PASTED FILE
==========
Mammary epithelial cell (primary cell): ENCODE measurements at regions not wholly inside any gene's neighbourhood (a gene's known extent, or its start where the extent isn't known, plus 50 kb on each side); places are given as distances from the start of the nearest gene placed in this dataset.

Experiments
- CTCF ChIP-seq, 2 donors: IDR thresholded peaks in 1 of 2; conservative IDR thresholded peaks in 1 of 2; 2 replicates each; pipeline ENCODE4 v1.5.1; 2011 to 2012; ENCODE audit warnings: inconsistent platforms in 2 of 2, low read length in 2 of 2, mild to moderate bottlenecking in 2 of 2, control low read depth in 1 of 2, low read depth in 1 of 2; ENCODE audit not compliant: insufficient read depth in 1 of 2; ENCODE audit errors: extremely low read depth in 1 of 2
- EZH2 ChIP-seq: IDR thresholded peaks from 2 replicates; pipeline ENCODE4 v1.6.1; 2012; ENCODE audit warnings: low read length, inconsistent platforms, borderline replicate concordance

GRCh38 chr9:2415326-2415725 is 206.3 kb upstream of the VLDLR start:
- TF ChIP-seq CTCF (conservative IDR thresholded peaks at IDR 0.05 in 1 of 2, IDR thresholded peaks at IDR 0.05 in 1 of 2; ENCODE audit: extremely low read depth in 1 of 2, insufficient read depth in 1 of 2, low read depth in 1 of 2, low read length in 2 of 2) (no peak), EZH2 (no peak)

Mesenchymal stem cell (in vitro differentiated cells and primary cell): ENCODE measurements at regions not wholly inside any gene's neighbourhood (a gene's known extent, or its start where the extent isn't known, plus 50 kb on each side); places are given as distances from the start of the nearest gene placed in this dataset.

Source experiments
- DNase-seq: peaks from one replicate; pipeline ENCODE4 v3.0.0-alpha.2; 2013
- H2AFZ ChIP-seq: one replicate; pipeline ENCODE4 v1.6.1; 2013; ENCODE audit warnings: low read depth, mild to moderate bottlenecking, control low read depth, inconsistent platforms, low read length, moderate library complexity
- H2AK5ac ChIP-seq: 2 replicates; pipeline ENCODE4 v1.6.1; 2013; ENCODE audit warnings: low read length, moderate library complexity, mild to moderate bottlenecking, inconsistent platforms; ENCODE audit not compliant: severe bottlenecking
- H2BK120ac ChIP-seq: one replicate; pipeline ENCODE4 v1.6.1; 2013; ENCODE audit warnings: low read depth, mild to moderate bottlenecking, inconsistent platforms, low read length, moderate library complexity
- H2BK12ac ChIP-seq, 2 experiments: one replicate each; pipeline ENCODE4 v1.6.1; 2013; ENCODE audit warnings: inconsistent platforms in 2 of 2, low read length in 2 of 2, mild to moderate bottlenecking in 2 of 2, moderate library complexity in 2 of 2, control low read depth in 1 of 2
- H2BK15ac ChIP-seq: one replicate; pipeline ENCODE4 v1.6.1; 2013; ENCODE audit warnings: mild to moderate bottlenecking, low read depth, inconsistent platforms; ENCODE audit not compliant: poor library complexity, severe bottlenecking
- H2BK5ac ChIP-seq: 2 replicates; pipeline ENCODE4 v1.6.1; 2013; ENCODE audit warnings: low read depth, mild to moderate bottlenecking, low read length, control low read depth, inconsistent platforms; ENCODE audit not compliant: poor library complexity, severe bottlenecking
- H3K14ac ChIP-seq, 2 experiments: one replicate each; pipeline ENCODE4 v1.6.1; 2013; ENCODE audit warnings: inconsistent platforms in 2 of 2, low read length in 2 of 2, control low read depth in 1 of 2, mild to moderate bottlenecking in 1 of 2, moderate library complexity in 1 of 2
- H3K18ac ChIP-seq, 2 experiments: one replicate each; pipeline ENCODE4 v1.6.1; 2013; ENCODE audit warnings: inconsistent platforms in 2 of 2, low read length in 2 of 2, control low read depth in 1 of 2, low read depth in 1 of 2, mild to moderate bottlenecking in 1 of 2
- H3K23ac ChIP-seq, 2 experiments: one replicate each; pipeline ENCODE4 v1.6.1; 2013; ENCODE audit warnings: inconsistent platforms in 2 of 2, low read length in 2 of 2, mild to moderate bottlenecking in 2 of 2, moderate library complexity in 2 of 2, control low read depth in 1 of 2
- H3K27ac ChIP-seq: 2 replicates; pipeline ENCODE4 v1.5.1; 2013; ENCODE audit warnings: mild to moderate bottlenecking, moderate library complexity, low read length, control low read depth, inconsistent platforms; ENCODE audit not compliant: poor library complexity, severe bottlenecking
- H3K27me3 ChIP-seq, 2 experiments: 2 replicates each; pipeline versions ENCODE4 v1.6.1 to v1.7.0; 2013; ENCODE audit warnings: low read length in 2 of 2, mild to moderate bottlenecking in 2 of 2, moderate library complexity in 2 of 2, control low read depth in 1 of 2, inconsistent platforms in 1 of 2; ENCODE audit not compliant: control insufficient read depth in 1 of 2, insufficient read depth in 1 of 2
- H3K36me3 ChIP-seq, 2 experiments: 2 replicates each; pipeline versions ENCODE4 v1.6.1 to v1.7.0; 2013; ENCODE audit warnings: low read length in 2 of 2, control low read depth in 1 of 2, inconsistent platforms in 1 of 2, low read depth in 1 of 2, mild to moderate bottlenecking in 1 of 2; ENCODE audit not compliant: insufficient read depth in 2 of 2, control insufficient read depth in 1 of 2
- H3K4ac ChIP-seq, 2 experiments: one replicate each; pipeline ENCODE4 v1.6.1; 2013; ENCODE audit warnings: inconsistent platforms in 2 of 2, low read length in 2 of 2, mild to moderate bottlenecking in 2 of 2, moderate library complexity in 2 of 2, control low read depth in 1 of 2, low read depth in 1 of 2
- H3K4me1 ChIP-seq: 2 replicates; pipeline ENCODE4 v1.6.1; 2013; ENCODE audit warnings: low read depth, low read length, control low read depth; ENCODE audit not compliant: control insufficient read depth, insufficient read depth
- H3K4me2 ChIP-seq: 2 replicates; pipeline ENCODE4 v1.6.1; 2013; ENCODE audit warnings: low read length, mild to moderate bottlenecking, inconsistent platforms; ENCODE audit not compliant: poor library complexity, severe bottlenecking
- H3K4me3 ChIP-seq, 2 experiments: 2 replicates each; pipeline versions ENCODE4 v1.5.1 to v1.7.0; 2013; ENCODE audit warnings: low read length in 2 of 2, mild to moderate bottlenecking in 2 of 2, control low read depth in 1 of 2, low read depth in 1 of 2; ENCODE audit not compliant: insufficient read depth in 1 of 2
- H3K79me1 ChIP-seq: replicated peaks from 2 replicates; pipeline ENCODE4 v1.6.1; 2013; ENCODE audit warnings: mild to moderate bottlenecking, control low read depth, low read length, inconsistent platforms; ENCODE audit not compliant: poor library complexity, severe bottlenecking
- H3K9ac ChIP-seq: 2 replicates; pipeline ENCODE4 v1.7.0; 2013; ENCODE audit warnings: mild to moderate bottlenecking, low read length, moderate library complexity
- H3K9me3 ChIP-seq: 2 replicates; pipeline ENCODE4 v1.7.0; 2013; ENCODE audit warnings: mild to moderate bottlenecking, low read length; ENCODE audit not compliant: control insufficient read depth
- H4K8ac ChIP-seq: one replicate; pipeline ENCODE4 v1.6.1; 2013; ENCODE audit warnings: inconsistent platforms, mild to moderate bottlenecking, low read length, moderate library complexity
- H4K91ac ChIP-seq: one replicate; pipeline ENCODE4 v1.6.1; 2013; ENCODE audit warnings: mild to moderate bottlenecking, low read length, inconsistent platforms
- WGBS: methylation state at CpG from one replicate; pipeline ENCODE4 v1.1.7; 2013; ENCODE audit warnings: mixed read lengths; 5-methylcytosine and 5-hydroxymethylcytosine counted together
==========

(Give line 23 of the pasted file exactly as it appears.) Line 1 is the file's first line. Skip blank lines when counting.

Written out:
- H3K4me1 ChIP-seq: 2 replicates; pipeline ENCODE4 v1.6.1; 2013; ENCODE audit warnings: low read depth, low read length, control low read depth; ENCODE audit not compliant: control insufficient read depth, insufficient read depth